If we are unable to give them Syrian nationality, we should have found a way to ensure they will receive another nationality as this problem will affect them for the entirety of their lives if not solved. Many other parents have taken their families to Europe in order to try and provide their children with a hopeful future.

Our message is to other parents. I ask mothers to imagine how it feels to know that the child they gave birth to is not registered in their name. Imagine that you always have a sense of insecurity, that somebody could challenge you and take the child away. You try to do everything for your children, and yet somehow you know you are not able to give them everything that other children have. This feels horrible.

A stateless refugee from Qamishli, Syria, now living in Germany

Falak is 11 years old and is stateless. Her father does not have a nationality, he was born a stateless Maktoum (“unregistered”) Kurd in Syria. According to Syrian law, children inherit their father’s nationality status. So, even though Falak’s mother is a Syrian national, Falak is stateless like her father. So are her two siblings: 12-year old Sherin and 2 year old San.

“I would love to travel to Syria but I cannot because I do not have residency or any documents proving that we are Syrian”

I started school 4 months ago here in Germany. I like my teachers, and their style of teaching and maths… I hate the language difficulties since German is new for me. Acting has been my hobby since I was small. I want to be an actor when I grow up. In 10 years I feel I will be at university and will have achieved some of my ambitions.

I do not miss my home country because I don’t feel that I belong to it and I don’t remember a lot about it because we moved away (to Iraqi Kurdistan) when I was still quite young. Yes, I used to suffer from the different treatment I received with respect to my classmates in a private school when they would go on school trips or summer camp and I was not permitted to attend since I was not a citizen and was not entitled to participate in these extra-curriculum activities. Also, the school did not give me my certificates at the end of the year. I would love to travel to Syria but I cannot because I do not have residency or any documents proving that we are Syrian.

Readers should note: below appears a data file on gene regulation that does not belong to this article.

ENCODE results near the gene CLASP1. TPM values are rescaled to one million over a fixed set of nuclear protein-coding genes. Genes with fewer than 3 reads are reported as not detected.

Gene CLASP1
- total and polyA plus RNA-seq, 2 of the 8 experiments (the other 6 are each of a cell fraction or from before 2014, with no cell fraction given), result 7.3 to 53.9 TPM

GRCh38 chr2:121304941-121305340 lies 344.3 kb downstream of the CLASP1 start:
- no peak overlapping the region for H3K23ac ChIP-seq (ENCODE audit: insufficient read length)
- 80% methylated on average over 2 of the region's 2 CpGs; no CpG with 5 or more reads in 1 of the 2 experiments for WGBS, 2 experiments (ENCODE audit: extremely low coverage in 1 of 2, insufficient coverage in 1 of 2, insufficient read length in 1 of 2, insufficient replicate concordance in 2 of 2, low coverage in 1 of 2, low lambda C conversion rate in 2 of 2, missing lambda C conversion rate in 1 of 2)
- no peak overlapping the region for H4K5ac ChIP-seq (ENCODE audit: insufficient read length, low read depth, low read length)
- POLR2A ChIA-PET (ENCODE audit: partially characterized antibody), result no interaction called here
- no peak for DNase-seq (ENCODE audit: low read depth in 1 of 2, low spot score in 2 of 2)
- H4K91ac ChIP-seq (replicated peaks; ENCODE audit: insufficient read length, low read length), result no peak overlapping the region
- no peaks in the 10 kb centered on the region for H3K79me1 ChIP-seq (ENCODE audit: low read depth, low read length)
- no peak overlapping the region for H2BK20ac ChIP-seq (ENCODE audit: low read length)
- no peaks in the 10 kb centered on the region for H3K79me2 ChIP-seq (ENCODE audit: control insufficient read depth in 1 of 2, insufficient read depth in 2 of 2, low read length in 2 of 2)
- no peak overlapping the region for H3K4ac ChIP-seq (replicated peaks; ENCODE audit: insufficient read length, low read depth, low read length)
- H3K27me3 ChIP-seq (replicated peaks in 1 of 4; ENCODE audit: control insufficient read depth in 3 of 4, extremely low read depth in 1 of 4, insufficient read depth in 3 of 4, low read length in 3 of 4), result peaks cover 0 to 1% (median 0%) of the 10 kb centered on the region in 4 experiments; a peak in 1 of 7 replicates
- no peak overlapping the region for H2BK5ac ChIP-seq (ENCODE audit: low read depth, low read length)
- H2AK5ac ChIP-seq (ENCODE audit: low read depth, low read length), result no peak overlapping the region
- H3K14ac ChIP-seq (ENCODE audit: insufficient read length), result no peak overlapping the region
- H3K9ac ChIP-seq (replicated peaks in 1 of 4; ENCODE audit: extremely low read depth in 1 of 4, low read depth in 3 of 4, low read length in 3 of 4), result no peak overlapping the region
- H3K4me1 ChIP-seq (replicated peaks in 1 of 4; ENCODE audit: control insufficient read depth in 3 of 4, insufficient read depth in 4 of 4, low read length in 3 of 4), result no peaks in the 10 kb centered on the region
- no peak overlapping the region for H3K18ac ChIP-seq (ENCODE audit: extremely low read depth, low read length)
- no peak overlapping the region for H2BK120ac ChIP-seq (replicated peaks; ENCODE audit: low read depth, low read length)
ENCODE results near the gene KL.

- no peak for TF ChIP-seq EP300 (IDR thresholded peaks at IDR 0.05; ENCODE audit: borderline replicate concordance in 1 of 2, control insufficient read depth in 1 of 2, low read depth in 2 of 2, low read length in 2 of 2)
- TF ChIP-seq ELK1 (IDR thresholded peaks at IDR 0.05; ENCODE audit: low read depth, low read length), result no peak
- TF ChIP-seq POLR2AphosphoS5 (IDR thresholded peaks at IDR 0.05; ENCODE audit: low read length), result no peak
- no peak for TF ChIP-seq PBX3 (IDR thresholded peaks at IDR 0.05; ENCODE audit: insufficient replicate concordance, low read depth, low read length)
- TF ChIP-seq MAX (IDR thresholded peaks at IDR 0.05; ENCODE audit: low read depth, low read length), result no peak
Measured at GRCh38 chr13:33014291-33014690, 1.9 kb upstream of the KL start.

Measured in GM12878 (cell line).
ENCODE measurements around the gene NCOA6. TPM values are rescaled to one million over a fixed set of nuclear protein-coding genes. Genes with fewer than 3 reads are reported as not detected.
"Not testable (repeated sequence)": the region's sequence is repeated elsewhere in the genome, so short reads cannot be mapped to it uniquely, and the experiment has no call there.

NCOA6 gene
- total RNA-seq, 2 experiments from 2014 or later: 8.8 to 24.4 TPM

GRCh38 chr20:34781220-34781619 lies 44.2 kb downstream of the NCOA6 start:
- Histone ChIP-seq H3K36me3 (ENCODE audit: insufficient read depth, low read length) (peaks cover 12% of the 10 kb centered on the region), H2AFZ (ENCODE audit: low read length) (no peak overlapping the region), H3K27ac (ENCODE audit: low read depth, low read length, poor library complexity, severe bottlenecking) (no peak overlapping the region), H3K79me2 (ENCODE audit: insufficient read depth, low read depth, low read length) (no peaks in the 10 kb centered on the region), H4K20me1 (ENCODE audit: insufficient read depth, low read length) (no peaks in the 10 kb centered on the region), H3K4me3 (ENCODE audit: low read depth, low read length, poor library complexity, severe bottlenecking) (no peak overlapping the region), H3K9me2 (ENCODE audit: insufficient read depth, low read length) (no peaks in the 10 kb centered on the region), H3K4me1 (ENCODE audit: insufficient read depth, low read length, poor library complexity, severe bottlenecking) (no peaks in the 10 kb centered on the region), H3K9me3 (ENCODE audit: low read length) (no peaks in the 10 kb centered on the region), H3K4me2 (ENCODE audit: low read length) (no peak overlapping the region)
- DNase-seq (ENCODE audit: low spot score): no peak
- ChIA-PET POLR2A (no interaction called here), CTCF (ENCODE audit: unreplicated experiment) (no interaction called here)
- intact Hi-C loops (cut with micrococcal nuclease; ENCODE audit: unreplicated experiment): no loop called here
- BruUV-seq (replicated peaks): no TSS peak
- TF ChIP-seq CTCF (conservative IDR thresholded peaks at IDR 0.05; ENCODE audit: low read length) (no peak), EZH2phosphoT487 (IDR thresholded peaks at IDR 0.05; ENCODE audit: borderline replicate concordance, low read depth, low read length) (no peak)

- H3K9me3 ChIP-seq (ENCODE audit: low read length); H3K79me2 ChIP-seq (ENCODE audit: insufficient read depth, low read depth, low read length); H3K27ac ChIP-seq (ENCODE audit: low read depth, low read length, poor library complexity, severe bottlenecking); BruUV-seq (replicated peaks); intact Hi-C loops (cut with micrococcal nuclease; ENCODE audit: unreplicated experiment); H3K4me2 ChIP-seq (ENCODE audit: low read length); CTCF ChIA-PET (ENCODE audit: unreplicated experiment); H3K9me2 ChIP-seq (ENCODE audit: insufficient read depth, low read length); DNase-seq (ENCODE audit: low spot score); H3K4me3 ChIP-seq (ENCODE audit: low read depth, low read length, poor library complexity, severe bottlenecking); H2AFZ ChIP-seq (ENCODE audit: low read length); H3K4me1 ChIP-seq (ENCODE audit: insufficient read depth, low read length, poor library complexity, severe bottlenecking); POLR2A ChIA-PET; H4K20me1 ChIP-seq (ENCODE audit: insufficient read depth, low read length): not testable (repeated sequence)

Falak’s father:
I too was born stateless. It has had catastrophic effects on the psychological health of all of us because we suffered academically, socially and politically. When my daughters started school in Syria I had to get approval from the security services and from the authorities of Hassaka governorate in order for them to enter First Grade. This led to delays of more than a month of missed school. My children love studying and I too was one of the top students nationally. This was the start of the problems for them.

I fear the unknown. Our biggest worry is that our children will be treated unfairly in Europe since we do not possess anything indicating our presence here. My regret is that my children are suffering the same fate as I did.

My regret is that my children are suffering the same fate as I did. The most special thing about my children is their love for life and their constant optimism.